What is needed, therefore, is an improved optical system with a single optical waveguide that readily accommodates additional wavelengths for communicating data in a wavelength division multiplexed manner.

SUMMARY OF THE INVENTION

A wavelength division multiplexed optical communication system is disclosed. The system is particularly suited for simultaneous broadcast capability and includes an optical waveguide having a plurality of gratings, each defining a node and serving to Bragg diffract incident light. A first grating is disposed at a first node and couples by Bragg diffraction impinging light at a plurality of preselected wavelengths into the waveguide which propagates the coupled light therethrough. A portion of the propagated light is outcoupled and emitted by a second and a third grating which Bragg diffract and outcouple a portion of the light in directions corresponding to each of the preselected wavelengths. A plurality of coplanar optical sources are disposed proximate the first node, each transmitting an optical signal at a preselected wavelength to the first grating. Optical detectors are disposed proximate the second and the third nodes. Each detector is positioned in a direction to detect a preselected wavelength of the emitted light that corresponds to a transmitted preselected wavelength.

The foregoing and additional features and advantages of this invention will become apparent from the detailed description and accompanying drawing figures below. In the figures and the written description, numerals indicate the various elements of the invention, like numerals referring to like elements throughout both the drawing figures and the written description.

BRIEF DESCRIPTION OF THE DRAWINGS

FIG. 1 is a diagrammatic view of a wavelength division multiplexed optical communication system in accordance with the present invention.

FIG. 2 is a to view of a portion of the wavelength division multiplexed optical communication system shown in FIG. 1 in accordance with the present invention.

FIG. 3 is a schematic representation of the grating coupling condition for one particular wavelength of light.

DETAILED DESCRIPTION OF THE PREFERRED EMBODIMENTS

Referring now to the drawings, and more particularly to FIG. 1 thereof, a wavelength division multiplex optical communication system, generally identified by the numeral 10, in accordance with the present invention is disclosed. The system 10 comprises an optical waveguide 12, defining a plurality of nodes. At node 14 there is a grating 16 and a plurality of sources of light 18, each transmitting an optical signal 20 at a preselected wavelength as will be subsequently described. As illustrated, five sources 18 a through 18 e are shown.

The optical waveguide 12 is formed from a dielectric material and serves to propagate the modes of light at a preselected range of wavelengths longitudinally therethrough in the direction of the arrows 22. In the preferred embodiment and as illustrated in FIG. 2, the optical waveguide is a dielectric slab waveguide that comprises a substrate 13 and a guiding layer 15, is rectangular in cross section, and is formed from a composition of indium, gallium, arsenide and phosphide (InGaAsP). The substrate 13 has a refractive index n3 of 3.25 and serves to support the guiding layer 15. The guiding layer 15 has an outer surface 24, a layer thickness of 1.0 μm and an index of refraction n2 of 3.32, which is greater than n3 the index of refraction of the substrate 13. In this embodiment the substrate, guiding layer, and air (which has an index of refraction n1 of 1.0) form the optical waveguide. Alternatively, the optical waveguide can be an optical fiber.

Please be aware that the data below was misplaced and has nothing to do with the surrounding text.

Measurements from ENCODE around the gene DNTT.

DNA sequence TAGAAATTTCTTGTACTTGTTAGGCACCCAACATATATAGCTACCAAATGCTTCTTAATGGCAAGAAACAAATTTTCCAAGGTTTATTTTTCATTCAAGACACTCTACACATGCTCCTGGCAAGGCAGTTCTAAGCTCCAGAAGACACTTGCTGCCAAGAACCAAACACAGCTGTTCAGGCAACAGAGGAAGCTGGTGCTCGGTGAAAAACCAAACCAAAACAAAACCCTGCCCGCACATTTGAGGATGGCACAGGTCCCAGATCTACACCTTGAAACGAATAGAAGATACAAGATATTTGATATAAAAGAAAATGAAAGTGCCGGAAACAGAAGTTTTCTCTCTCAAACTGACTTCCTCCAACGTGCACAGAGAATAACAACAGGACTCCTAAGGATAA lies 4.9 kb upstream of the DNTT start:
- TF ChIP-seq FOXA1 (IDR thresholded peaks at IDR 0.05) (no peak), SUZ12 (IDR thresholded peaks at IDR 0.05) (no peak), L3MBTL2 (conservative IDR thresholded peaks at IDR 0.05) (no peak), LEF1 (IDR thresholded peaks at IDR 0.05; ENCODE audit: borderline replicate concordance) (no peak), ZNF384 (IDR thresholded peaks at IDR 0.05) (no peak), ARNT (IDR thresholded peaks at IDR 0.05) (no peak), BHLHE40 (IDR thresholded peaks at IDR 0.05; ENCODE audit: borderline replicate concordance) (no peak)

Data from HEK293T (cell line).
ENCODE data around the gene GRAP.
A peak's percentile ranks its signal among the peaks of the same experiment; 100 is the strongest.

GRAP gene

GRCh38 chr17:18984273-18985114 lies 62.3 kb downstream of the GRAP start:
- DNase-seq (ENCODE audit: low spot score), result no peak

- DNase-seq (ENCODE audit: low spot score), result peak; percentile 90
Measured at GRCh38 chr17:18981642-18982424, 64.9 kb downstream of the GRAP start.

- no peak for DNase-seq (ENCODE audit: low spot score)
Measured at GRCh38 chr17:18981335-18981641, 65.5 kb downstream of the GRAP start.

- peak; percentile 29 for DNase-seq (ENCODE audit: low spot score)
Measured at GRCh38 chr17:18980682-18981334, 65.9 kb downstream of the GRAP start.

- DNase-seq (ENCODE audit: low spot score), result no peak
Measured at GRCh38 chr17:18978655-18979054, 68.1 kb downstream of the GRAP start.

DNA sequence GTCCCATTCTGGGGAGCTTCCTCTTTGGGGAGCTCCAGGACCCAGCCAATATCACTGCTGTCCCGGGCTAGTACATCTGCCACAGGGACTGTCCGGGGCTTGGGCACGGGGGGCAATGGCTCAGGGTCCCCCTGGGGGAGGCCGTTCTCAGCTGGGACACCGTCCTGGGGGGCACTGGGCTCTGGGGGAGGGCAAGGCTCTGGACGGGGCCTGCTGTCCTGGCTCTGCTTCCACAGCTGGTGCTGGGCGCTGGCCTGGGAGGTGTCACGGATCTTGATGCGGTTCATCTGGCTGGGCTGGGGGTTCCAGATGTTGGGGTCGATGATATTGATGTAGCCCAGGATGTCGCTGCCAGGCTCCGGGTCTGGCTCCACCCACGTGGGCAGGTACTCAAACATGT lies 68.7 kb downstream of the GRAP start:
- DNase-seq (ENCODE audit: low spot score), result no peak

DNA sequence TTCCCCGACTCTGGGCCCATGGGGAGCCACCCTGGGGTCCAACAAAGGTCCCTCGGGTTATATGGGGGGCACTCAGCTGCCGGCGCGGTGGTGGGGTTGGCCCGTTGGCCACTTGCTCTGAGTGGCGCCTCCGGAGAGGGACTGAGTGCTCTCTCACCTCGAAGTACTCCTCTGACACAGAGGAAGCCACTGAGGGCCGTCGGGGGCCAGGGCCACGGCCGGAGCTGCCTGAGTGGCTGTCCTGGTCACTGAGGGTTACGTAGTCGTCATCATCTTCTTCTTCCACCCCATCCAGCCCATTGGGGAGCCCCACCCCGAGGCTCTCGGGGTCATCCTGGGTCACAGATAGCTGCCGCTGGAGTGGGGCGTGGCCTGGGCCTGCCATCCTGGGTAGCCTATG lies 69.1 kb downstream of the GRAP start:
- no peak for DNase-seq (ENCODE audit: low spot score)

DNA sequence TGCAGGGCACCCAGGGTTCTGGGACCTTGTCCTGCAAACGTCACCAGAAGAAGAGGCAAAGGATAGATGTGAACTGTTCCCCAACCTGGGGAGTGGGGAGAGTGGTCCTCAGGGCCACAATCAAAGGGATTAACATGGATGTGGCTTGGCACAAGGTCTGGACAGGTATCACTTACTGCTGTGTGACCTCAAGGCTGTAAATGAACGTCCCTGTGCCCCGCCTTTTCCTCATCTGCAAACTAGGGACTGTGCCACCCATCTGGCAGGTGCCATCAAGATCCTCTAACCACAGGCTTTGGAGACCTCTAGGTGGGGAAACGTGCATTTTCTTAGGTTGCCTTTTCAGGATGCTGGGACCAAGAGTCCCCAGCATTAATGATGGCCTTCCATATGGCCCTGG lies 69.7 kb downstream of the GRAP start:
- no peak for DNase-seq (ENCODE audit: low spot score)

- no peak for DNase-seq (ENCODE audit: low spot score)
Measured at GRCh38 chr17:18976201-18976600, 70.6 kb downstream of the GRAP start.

The grating 16 is a Bragg diffraction surface grating having a relief pattern and is formed on the surface 24 of the guiding layer 15 of the optical waveguide 12 by well-known holographic interference techniques. The grating 16 has a period selected to Bragg diffract the light at each unique wavelength transmitted by the optical sources 18 at a corresponding unique angle so as to couple the impinging or incident optical signals 20 into the waveguide and to propagate the light substantially longitudinally through the waveguide. A grating 28 is formed in the surface 24 at node 30 and a grating 32 is formed at node 34. The gratings 28 and 32 are similar in construction to the grating 16 and have the same period. The gratings 28 and 32 serve to Bragg diffract a portion of the propagating light and to couple or emit it from the waveguide 12 in directions corresponding to the wavelengths of the transmitted optical signals. This is illustrated at node 30 by the beams of emitted light 38 a, b, c, d, and e, and at node 34 by the beams of emitted light 40 a through e. Hence, each grating serves to couple all the wavelengths of the transmitted optical signals each at its unique angle into free space and hence the collimating lens and the laser or photodetector. In the preferred embodiment, the gratings have a period of 0.48 μm.